Proactively Study Long Before a Test

The workload of college might feel overwhelming at first, but studying over time rather than all at once will inevitably take away loads of stress, especially during your first year. You will certainly come up with your own study habits that work best over time, but get started on the right note by taking the time to study your class material over the course of the entire semester or quarter. A great way to remember to study for a class over time is to look over your notes from the last class before class and then review your notes right after class. This will help to solidify the material in your brain so that studying later becomes much easier. You should also consider taking extremely organized notes that will serve as study guides closer to an exam.  


Scheduling Tips for College Freshman

While you might already feel like an academic pro after a demanding high school career, making your own schedule in college can feel very new for freshmen that are used to schedules being packed with classes and after-school commitments. With these tips, though, you can get ahead of your schedule and set yourself up for success and much less stress.

Keep a Planner or Agenda

As you may have heard before, you never plan to fail, but sometimes you fail to plan. A key to success in college is to schedule every moment of your day, even free time, so you are making the most of your time—especially during that first year when you might be new to making your own scheduling choices. Taking the extra effort to plan out your day will save you a great deal of hardship in the long run. Whether you prefer to keep a physical planner or make your schedule on your phone or computer, scheduling the minutes of your day will help you see how you are spending your time and also ensure you make time for priorities like studying and spending time with friends.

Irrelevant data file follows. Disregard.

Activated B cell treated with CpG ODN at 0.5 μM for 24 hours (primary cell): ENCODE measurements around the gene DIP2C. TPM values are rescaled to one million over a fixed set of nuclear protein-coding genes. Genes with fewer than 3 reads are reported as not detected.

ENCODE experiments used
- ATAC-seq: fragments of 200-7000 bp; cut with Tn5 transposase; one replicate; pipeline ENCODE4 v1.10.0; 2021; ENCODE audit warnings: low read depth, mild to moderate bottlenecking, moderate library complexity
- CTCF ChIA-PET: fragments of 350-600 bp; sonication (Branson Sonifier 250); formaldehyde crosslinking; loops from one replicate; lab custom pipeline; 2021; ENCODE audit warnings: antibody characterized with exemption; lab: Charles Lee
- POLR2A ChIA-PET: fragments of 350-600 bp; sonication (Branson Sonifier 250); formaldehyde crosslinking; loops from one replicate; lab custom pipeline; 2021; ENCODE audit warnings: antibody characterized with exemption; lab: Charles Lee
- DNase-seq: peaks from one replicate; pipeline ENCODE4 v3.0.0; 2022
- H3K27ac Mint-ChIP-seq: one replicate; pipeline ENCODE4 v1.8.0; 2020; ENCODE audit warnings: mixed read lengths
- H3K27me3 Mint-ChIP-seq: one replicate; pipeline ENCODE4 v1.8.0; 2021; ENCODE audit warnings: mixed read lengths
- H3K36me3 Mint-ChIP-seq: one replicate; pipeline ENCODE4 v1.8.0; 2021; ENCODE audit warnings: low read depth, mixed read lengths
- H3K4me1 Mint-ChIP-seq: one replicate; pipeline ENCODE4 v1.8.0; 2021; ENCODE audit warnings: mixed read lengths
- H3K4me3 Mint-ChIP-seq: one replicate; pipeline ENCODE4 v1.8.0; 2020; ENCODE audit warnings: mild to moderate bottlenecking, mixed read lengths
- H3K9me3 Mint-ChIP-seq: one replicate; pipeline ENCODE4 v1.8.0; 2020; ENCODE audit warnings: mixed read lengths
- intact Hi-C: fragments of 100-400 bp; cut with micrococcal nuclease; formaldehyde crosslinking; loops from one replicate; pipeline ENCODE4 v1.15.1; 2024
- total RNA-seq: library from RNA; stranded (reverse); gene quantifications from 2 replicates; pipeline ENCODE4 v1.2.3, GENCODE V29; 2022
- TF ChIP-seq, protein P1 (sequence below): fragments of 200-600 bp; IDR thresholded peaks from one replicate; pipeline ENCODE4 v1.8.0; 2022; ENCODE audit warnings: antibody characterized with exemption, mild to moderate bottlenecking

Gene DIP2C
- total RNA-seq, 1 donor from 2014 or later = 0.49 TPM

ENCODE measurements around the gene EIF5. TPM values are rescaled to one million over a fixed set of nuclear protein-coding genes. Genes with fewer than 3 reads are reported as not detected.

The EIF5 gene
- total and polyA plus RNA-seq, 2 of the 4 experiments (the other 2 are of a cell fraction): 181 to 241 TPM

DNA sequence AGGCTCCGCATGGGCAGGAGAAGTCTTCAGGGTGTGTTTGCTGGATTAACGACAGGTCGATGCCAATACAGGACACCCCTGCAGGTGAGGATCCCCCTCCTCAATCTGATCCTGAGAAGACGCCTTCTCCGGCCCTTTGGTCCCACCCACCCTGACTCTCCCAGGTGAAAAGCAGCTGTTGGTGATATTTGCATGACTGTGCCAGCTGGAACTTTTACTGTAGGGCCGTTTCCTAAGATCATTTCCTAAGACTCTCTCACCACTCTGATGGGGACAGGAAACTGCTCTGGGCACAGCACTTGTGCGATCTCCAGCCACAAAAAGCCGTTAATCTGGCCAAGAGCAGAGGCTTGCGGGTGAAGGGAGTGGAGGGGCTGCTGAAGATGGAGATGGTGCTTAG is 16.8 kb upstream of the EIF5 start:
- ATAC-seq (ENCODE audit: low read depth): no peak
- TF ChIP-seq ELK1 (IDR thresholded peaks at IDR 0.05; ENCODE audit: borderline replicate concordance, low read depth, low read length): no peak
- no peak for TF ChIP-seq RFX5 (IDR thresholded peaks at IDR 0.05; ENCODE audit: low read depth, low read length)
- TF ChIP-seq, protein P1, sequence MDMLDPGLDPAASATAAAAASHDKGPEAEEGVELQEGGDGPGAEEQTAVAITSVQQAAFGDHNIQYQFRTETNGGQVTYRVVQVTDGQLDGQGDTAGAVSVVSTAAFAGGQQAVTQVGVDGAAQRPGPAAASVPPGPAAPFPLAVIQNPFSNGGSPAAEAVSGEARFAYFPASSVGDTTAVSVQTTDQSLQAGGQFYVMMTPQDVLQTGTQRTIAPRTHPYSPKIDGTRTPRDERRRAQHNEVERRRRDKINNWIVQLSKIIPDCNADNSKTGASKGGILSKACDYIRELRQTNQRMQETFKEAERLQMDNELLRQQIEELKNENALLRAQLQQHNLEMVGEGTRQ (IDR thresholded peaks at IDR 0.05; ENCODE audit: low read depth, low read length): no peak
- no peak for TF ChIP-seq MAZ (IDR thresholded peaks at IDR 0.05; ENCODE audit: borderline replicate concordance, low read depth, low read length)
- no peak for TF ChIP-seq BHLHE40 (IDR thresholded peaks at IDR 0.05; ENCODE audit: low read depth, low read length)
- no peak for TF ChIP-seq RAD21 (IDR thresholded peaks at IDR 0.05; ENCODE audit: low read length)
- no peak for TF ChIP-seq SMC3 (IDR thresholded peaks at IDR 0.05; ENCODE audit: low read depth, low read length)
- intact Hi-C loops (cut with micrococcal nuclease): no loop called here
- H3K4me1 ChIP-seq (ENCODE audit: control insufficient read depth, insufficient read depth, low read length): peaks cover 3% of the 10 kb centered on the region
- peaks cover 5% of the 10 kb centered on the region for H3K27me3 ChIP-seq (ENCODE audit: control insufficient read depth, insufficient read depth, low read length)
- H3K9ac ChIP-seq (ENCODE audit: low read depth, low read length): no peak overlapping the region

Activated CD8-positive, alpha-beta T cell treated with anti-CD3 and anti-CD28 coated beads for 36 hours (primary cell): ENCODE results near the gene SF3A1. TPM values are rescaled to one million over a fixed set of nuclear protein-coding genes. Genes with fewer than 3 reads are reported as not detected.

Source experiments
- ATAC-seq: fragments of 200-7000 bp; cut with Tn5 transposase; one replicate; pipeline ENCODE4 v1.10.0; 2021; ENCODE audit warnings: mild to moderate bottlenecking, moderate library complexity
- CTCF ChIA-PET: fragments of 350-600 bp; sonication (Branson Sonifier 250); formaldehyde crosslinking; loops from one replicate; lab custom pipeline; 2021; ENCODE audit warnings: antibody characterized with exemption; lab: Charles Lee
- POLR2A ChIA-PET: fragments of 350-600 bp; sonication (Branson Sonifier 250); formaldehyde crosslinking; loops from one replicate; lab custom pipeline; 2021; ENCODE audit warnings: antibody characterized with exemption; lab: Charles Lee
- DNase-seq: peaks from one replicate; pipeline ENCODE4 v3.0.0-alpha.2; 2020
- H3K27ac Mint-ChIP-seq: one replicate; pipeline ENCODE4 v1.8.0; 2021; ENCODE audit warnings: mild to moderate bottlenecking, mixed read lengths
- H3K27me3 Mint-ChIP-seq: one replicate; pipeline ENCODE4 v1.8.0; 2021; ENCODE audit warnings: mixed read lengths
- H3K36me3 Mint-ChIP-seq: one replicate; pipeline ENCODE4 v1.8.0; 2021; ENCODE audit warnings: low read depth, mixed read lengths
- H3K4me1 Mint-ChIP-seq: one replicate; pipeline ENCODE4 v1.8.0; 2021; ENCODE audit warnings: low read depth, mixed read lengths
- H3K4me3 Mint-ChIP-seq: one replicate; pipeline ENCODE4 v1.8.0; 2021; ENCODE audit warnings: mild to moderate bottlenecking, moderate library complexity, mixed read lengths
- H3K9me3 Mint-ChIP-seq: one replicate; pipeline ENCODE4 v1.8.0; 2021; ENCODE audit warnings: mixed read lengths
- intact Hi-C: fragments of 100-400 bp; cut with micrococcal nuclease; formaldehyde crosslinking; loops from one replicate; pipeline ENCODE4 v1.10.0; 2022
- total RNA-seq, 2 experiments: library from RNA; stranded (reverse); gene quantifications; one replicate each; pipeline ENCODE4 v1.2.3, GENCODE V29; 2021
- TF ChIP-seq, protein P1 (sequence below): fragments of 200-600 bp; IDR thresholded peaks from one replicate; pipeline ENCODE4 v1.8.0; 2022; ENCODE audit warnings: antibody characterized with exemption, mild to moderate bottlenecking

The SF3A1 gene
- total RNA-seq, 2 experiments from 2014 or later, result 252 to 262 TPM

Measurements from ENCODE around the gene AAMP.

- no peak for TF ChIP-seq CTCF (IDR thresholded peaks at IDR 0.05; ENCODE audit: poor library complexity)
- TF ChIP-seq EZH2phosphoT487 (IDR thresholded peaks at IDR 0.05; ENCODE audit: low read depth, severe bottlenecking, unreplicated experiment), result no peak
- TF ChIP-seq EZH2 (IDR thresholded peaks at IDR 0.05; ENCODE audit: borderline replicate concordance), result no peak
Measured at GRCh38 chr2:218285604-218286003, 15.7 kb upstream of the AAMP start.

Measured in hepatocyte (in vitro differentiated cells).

Though your classes will be scheduled already, and you should make sure you add those to your planner, you should also plan appointments with yourself for studying, attending social events, and taking time for yourself. By blocking out the time you will set aside for activities like going over notes or completing reading homework, you set yourself up for success. If that time is not scheduled, you might end up using that time for other activities and forget to study for a test or neglect some of your classwork. And here’s a pro-scheduling tip: whenever you receive your syllabus for a class, take note of dates for important tests, papers, or projects, and schedule times throughout the semester or quarter you will devote to those important deadlines ahead of the due date. That way, you will avoid getting too busy or procrastinating until the last minute.